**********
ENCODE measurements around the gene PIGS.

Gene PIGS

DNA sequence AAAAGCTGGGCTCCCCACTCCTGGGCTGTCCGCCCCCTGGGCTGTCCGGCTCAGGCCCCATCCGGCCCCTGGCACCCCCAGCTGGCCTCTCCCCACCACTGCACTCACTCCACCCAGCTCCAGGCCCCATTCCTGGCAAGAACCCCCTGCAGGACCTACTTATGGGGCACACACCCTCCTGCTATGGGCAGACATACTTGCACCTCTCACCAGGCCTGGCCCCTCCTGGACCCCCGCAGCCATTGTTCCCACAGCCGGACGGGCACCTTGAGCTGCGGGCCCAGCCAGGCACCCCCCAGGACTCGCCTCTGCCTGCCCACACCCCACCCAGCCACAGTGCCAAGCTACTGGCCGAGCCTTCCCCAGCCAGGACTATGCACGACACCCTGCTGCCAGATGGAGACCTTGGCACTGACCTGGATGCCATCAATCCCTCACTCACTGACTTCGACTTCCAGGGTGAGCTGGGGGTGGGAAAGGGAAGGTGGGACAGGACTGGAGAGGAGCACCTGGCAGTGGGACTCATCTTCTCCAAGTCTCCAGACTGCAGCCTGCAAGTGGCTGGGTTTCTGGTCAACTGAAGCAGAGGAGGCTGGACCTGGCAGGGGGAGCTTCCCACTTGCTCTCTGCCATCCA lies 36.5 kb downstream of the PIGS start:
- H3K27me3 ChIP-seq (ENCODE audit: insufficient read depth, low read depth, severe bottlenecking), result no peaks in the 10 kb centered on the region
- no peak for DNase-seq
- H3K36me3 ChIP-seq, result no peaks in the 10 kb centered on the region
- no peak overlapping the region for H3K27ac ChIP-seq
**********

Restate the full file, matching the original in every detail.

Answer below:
ENCODE measurements around the gene PIGS.

Gene PIGS

DNA sequence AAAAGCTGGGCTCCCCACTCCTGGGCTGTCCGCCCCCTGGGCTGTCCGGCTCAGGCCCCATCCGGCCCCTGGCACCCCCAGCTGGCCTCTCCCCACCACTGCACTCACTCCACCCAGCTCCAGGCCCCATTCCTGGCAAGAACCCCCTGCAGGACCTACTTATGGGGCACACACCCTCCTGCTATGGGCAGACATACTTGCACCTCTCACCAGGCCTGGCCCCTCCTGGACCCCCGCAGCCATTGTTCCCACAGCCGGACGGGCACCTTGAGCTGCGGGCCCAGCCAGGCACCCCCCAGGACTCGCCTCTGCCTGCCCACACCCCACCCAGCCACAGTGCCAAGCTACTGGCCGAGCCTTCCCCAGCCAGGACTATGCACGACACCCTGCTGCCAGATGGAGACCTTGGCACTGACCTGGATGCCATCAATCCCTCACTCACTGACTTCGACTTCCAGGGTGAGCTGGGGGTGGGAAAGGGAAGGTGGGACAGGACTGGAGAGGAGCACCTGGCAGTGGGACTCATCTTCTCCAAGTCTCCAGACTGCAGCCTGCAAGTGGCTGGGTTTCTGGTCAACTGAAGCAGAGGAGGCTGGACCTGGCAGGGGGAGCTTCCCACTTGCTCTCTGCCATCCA lies 36.5 kb downstream of the PIGS start:
- H3K27me3 ChIP-seq (ENCODE audit: insufficient read depth, low read depth, severe bottlenecking), result no peaks in the 10 kb centered on the region
- no peak for DNase-seq
- H3K36me3 ChIP-seq, result no peaks in the 10 kb centered on the region
- no peak overlapping the region for H3K27ac ChIP-seq